15. 15. Immunohematology <ul><li>1940 US government established a nationwide blood collection program </li></ul><ul><li>Continued improvement next three decades </li></ul><ul><li>In 1980 transfusion medicine became a medical specialty </li></ul><ul><li>1984 the cause of AIDS was proven to be the HIV-transmissible by blood </li></ul><ul><li>Changes in blood donor screening </li></ul><ul><li>Development of more sensitive tests to detect HIV and other infectious agents </li></ul>
    16. 16. General health requirements for blood donors <ul><li>Age > 16 yo </li></ul><ul><li>Weight 110 pounds </li></ul><ul><li>Temperature < 99.5 F </li></ul><ul><li>Blood pressure < 180/<100 mm Hg </li></ul><ul><li>Hemoglobin >11 g/dl </li></ul>
    17. 17. Tests for infectious diseases performed on donated blood <ul><li>Antibody tests </li></ul><ul><li>Anti-HBc </li></ul><ul><li>Anti-HCV </li></ul><ul><li>Anti-HIV 1 and 2 </li></ul><ul><li>Anti HTLV I and II </li></ul><ul><li>Syphilis test </li></ul>Antigen tests • HBsAg • HIV-1 • Hepatitis C virus • West Nile virus
    18. 18. Blood components <ul><li>Collected as whole blood(RBC/WBC/Plts suspended in Plasma) </li></ul><ul><li>Separated into </li></ul><ul><ul><li>Red blood cells </li></ul></ul><ul><ul><li>Platelets </li></ul></ul><ul><ul><li>Plasma (FFP) </li></ul></ul><ul><li>Packed RBCs can be stored refrigerated up to 42 hrs </li></ul><ul><li>Other components: factor VIII, IX concentrate </li></ul>
    19. 19. Pretransfusion testing <ul><li>ABO forward testing </li></ul><ul><li>Rh testing </li></ul><ul><li>ABO reverse testing </li></ul><ul><li>Antibody screen </li></ul><ul><li>Crossmatch </li></ul>
    20. 20. Procedures performed in the Blood Bank <ul><li>ABO grouping </li></ul><ul><li>Rh typing </li></ul><ul><li>Compatibility testing before transfusion </li></ul><ul><li>Typing of donor blood </li></ul><ul><li>Unusual blood group antibody testing </li></ul>
    21. 21. Blood group system <ul><li>Major blood group system is the ABO system </li></ul><ul><li>Four major blood types A, B, AB, or O </li></ul><ul><li>ABO grouping tests based on principle of agglutination </li></ul><ul><li>45 % of the population of the US is group O, 40% is group A, 11% is B and 4 % is AB </li></ul><ul><li>Differs according to racial and ethnic group </li></ul>
    22. 22. Blood group antigens <ul><li>Presence or absence of group A or B antigens in RBCs, leukocytes and Plts. </li></ul><ul><li>Inherited One allele from each parent </li></ul><ul><li>A and B are codominant with respect to each other </li></ul><ul><li>Group A person has A ag in blood cells </li></ul><ul><li>Group B person has B ag in blood cells </li></ul><ul><li>Group AB person has A and B antigen on blood cells </li></ul><ul><li>Group O person has neither A or B antigens on blood cells </li></ul>
    23. 23. Testing Blood group Antigens <ul><li>Patients RBCs are combined with known antiserum (antibodies) commercially available, observing for agglutination </li></ul><ul><li>If the Ag present on the cells correspond to the antibody in the reagent, Ab will bind to the Ag and cause clumping of the cells (agglutination) </li></ul><ul><li>Forward grouping </li></ul>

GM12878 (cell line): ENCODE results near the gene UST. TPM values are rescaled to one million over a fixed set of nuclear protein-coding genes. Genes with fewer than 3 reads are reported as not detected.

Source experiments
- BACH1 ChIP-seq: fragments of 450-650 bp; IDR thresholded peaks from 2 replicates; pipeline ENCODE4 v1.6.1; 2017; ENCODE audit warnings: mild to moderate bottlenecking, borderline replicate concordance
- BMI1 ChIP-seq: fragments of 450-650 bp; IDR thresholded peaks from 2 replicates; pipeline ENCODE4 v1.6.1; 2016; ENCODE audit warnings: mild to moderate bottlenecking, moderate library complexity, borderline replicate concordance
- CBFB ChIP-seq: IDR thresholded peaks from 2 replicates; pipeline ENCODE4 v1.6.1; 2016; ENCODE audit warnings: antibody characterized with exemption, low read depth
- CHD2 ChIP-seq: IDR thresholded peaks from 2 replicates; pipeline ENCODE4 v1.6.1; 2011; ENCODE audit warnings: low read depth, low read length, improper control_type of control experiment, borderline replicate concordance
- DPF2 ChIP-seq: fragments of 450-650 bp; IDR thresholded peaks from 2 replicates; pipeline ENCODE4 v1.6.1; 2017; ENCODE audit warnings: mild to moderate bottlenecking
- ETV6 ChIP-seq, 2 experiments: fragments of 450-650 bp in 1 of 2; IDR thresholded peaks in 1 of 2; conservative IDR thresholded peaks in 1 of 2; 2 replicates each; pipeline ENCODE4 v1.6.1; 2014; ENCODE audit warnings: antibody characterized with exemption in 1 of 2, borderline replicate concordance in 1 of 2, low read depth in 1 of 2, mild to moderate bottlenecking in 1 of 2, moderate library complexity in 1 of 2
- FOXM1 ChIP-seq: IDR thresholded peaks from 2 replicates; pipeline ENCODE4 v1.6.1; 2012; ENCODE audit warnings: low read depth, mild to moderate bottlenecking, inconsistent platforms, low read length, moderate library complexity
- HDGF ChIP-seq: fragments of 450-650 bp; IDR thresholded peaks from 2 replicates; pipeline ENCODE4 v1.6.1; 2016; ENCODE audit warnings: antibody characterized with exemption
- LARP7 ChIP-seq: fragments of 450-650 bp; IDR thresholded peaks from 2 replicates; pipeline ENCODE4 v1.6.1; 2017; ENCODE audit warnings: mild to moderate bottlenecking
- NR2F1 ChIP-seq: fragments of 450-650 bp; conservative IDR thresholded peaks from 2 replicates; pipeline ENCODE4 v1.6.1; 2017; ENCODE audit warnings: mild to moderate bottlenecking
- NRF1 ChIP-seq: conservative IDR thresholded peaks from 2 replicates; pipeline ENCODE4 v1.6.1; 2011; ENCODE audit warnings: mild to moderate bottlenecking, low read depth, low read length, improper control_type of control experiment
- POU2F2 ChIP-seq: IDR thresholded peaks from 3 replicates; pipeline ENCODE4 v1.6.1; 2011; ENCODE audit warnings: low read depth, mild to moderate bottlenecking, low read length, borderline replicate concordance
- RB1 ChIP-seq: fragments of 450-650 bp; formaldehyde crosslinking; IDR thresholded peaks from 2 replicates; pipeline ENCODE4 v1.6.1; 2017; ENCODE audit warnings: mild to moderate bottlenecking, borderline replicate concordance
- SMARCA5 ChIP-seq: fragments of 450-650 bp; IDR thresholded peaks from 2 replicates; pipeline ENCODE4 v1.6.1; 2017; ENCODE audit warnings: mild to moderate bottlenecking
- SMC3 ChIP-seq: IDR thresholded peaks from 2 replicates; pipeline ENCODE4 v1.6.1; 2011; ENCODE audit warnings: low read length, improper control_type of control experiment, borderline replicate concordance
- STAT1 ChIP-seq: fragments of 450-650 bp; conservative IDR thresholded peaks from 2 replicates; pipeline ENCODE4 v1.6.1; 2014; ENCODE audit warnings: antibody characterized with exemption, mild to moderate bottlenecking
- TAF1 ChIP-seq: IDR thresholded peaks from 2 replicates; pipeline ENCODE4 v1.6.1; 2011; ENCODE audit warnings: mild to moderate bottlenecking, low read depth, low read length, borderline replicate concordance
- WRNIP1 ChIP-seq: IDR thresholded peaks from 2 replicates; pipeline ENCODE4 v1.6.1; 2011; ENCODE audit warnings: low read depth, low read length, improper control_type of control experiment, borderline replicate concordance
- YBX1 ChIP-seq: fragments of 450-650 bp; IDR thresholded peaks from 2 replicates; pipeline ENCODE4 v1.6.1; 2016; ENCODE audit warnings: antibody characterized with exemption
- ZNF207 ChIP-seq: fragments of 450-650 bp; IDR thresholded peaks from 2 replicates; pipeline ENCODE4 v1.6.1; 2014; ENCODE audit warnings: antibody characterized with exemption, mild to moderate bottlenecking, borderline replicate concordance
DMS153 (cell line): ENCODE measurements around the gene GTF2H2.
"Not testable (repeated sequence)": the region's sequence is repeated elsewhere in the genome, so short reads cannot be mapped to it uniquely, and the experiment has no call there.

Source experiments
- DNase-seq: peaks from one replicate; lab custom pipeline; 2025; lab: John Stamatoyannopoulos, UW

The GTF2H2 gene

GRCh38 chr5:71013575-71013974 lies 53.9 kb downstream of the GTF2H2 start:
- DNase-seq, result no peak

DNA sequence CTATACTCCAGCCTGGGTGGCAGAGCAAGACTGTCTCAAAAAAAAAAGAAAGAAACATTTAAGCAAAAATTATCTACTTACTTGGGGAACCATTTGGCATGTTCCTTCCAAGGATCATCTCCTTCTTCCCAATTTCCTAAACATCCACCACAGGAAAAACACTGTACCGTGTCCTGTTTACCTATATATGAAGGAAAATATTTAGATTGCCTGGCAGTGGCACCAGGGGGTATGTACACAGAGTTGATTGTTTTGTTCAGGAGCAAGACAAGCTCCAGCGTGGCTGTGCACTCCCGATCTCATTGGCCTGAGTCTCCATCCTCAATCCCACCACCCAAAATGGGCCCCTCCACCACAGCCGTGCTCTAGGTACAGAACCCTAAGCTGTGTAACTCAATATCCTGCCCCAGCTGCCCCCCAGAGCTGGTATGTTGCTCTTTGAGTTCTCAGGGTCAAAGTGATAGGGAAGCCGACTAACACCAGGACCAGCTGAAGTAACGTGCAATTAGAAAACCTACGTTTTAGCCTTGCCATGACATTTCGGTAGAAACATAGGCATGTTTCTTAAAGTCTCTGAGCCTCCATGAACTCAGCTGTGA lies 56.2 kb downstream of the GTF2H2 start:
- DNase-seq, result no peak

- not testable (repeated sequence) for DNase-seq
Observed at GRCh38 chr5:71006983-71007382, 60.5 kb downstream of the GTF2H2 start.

24. 24. Forward grouping
    25. 27. ABO antibodies (Ab) <ul><ul><li>Naturally occurring </li></ul></ul><ul><ul><li>IgM </li></ul></ul><ul><ul><li>Ab is present if Ag is missing </li></ul></ul><ul><ul><li>Not well developed in newborns </li></ul></ul><ul><ul><li>Detected by reverse grouping </li></ul></ul>
    26. 28. ABO antibodies (Ab) <ul><li>Reverse grouping </li></ul><ul><ul><li>Detects Abs present in patients serum, by reacting the serum/plasma with suspension of commercially available A or B cells suspension and looking for agglutination </li></ul></ul>
    27. 31. Importance of ABO grouping <ul><li>Must be done before blood transfusion </li></ul><ul><li>Patient should be transfused with blood of the same ABO group </li></ul><ul><li>Severe blood transfusion reaction if not properly matched blood is transfused </li></ul><ul><li>“ avoid giving the patient an Ag he does not already have” </li></ul><ul><li>In emergency O packed RBcells given-universal donor </li></ul>
    28. 32. Tissue transplants <ul><li>Kidney, liver, cornea, skin, pancreas, BM, heart, lung, intestine and bone </li></ul><ul><li>Autologous//autografts: from the same individual </li></ul><ul><li>Homologous //allografts : from the same species </li></ul><ul><li>ABO and Rh matched </li></ul><ul><li>Histocompatibility testing </li></ul>
    29. 33. Exercise
    30. 34. Rh blood group <ul><li>Second most important blood group system(name from the Rhesus monkey) </li></ul><ul><li>Composed of many Ags </li></ul><ul><li>Most important D Ag-most antigenic </li></ul><ul><li>Only test for D Ag </li></ul><ul><li>Product of inherited genes </li></ul><ul><li>Only present in RBCs </li></ul>
    31. 35. Rh blood group <ul><li>Antibodies to Rh system do not occur naturally </li></ul><ul><li>RBCs that posses the D antigen are called: Rh –positive or D-positive </li></ul><ul><li>Weak D antigen is possible needs xtra. Testing in order to detect </li></ul><ul><li>RBCs are incubated with commercially available anti-D </li></ul>
    32. 36. Rh antibodies <ul><li>Produced by a D negative person who has been sensitized or immunized to the D Ag </li></ul><ul><li>Can occur during pregnancy or after blood transfusion </li></ul><ul><li>Anti-D is an IgG </li></ul>